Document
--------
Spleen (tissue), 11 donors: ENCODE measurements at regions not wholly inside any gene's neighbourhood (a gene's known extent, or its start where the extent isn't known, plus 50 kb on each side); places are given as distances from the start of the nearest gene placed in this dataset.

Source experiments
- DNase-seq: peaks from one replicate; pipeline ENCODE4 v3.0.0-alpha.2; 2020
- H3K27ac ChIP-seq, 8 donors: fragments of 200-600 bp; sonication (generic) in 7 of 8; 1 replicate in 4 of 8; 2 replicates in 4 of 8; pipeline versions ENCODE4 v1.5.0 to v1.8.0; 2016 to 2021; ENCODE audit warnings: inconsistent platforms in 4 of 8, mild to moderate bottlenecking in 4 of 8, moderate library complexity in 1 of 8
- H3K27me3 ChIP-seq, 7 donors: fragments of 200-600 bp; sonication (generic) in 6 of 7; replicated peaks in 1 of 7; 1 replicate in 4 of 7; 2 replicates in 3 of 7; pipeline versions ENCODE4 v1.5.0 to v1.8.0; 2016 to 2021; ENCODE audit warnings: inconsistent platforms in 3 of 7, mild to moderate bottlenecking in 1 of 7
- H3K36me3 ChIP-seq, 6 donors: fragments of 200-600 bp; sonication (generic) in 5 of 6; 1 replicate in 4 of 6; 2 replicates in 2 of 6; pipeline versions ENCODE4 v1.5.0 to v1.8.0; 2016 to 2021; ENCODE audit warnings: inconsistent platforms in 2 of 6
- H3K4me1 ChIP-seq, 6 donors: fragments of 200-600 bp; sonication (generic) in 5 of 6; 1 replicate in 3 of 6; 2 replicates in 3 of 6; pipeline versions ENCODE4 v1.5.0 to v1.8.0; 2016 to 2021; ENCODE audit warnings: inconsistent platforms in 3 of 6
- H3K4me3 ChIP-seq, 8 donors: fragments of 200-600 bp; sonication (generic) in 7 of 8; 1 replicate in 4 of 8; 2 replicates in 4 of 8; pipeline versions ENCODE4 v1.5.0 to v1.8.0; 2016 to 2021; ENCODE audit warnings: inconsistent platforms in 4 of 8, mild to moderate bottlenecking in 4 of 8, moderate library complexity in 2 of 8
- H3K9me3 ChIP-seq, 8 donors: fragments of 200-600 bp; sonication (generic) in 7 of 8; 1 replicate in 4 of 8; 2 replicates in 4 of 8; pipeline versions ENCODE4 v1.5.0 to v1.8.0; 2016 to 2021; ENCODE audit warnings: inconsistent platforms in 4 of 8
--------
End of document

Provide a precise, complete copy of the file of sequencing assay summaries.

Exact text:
Spleen (tissue), 11 donors: ENCODE measurements at regions not wholly inside any gene's neighbourhood (a gene's known extent, or its start where the extent isn't known, plus 50 kb on each side); places are given as distances from the start of the nearest gene placed in this dataset.

Source experiments
- DNase-seq: peaks from one replicate; pipeline ENCODE4 v3.0.0-alpha.2; 2020
- H3K27ac ChIP-seq, 8 donors: fragments of 200-600 bp; sonication (generic) in 7 of 8; 1 replicate in 4 of 8; 2 replicates in 4 of 8; pipeline versions ENCODE4 v1.5.0 to v1.8.0; 2016 to 2021; ENCODE audit warnings: inconsistent platforms in 4 of 8, mild to moderate bottlenecking in 4 of 8, moderate library complexity in 1 of 8
- H3K27me3 ChIP-seq, 7 donors: fragments of 200-600 bp; sonication (generic) in 6 of 7; replicated peaks in 1 of 7; 1 replicate in 4 of 7; 2 replicates in 3 of 7; pipeline versions ENCODE4 v1.5.0 to v1.8.0; 2016 to 2021; ENCODE audit warnings: inconsistent platforms in 3 of 7, mild to moderate bottlenecking in 1 of 7
- H3K36me3 ChIP-seq, 6 donors: fragments of 200-600 bp; sonication (generic) in 5 of 6; 1 replicate in 4 of 6; 2 replicates in 2 of 6; pipeline versions ENCODE4 v1.5.0 to v1.8.0; 2016 to 2021; ENCODE audit warnings: inconsistent platforms in 2 of 6
- H3K4me1 ChIP-seq, 6 donors: fragments of 200-600 bp; sonication (generic) in 5 of 6; 1 replicate in 3 of 6; 2 replicates in 3 of 6; pipeline versions ENCODE4 v1.5.0 to v1.8.0; 2016 to 2021; ENCODE audit warnings: inconsistent platforms in 3 of 6
- H3K4me3 ChIP-seq, 8 donors: fragments of 200-600 bp; sonication (generic) in 7 of 8; 1 replicate in 4 of 8; 2 replicates in 4 of 8; pipeline versions ENCODE4 v1.5.0 to v1.8.0; 2016 to 2021; ENCODE audit warnings: inconsistent platforms in 4 of 8, mild to moderate bottlenecking in 4 of 8, moderate library complexity in 2 of 8
- H3K9me3 ChIP-seq, 8 donors: fragments of 200-600 bp; sonication (generic) in 7 of 8; 1 replicate in 4 of 8; 2 replicates in 4 of 8; pipeline versions ENCODE4 v1.5.0 to v1.8.0; 2016 to 2021; ENCODE audit warnings: inconsistent platforms in 4 of 8